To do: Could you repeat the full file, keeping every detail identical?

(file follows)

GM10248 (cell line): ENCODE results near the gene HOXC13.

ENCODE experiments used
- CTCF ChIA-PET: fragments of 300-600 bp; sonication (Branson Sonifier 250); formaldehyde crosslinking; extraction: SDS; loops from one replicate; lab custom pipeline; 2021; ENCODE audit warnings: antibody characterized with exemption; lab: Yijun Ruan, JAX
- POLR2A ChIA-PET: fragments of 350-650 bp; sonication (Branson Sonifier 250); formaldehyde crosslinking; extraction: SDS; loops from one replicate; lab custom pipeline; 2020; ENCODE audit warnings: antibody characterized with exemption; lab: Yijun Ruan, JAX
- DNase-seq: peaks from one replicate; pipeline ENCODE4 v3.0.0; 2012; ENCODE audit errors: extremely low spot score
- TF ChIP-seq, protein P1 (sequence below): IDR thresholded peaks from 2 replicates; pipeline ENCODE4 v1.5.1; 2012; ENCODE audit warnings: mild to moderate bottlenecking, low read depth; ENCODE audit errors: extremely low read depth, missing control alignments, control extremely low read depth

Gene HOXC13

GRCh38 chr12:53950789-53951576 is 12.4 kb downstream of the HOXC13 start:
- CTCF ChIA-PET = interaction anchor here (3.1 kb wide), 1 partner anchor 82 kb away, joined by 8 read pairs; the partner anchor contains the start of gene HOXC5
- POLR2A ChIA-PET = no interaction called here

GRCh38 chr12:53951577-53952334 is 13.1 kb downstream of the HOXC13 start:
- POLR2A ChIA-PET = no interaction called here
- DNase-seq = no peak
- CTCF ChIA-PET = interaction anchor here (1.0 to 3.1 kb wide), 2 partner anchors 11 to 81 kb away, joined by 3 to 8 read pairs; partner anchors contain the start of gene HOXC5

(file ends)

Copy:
GM10248 (cell line): ENCODE results near the gene HOXC13.

ENCODE experiments used
- CTCF ChIA-PET: fragments of 300-600 bp; sonication (Branson Sonifier 250); formaldehyde crosslinking; extraction: SDS; loops from one replicate; lab custom pipeline; 2021; ENCODE audit warnings: antibody characterized with exemption; lab: Yijun Ruan, JAX
- POLR2A ChIA-PET: fragments of 350-650 bp; sonication (Branson Sonifier 250); formaldehyde crosslinking; extraction: SDS; loops from one replicate; lab custom pipeline; 2020; ENCODE audit warnings: antibody characterized with exemption; lab: Yijun Ruan, JAX
- DNase-seq: peaks from one replicate; pipeline ENCODE4 v3.0.0; 2012; ENCODE audit errors: extremely low spot score
- TF ChIP-seq, protein P1 (sequence below): IDR thresholded peaks from 2 replicates; pipeline ENCODE4 v1.5.1; 2012; ENCODE audit warnings: mild to moderate bottlenecking, low read depth; ENCODE audit errors: extremely low read depth, missing control alignments, control extremely low read depth

Gene HOXC13

GRCh38 chr12:53950789-53951576 is 12.4 kb downstream of the HOXC13 start:
- CTCF ChIA-PET = interaction anchor here (3.1 kb wide), 1 partner anchor 82 kb away, joined by 8 read pairs; the partner anchor contains the start of gene HOXC5
- POLR2A ChIA-PET = no interaction called here

GRCh38 chr12:53951577-53952334 is 13.1 kb downstream of the HOXC13 start:
- POLR2A ChIA-PET = no interaction called here
- DNase-seq = no peak
- CTCF ChIA-PET = interaction anchor here (1.0 to 3.1 kb wide), 2 partner anchors 11 to 81 kb away, joined by 3 to 8 read pairs; partner anchors contain the start of gene HOXC5